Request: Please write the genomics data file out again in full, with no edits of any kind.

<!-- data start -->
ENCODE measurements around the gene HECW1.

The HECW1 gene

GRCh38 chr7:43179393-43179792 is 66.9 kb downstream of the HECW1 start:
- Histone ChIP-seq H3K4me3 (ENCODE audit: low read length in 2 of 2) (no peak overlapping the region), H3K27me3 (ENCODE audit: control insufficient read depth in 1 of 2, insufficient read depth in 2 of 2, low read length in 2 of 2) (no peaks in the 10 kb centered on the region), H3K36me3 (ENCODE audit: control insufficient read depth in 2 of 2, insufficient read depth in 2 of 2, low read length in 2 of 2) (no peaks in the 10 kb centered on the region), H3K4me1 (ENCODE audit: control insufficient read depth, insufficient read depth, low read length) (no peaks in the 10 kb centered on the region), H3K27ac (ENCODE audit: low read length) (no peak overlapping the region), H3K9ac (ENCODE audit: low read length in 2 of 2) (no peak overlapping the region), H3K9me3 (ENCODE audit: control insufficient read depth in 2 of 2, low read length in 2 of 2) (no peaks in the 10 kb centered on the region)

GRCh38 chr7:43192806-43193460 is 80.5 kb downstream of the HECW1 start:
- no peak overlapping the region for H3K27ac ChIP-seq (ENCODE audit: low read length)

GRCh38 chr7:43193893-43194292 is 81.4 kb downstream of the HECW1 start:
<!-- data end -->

ENCODE measurements around the gene HECW1.

The HECW1 gene

GRCh38 chr7:43179393-43179792 is 66.9 kb downstream of the HECW1 start:
- Histone ChIP-seq H3K4me3 (ENCODE audit: low read length in 2 of 2) (no peak overlapping the region), H3K27me3 (ENCODE audit: control insufficient read depth in 1 of 2, insufficient read depth in 2 of 2, low read length in 2 of 2) (no peaks in the 10 kb centered on the region), H3K36me3 (ENCODE audit: control insufficient read depth in 2 of 2, insufficient read depth in 2 of 2, low read length in 2 of 2) (no peaks in the 10 kb centered on the region), H3K4me1 (ENCODE audit: control insufficient read depth, insufficient read depth, low read length) (no peaks in the 10 kb centered on the region), H3K27ac (ENCODE audit: low read length) (no peak overlapping the region), H3K9ac (ENCODE audit: low read length in 2 of 2) (no peak overlapping the region), H3K9me3 (ENCODE audit: control insufficient read depth in 2 of 2, low read length in 2 of 2) (no peaks in the 10 kb centered on the region)

GRCh38 chr7:43192806-43193460 is 80.5 kb downstream of the HECW1 start:
- no peak overlapping the region for H3K27ac ChIP-seq (ENCODE audit: low read length)

GRCh38 chr7:43193893-43194292 is 81.4 kb downstream of the HECW1 start: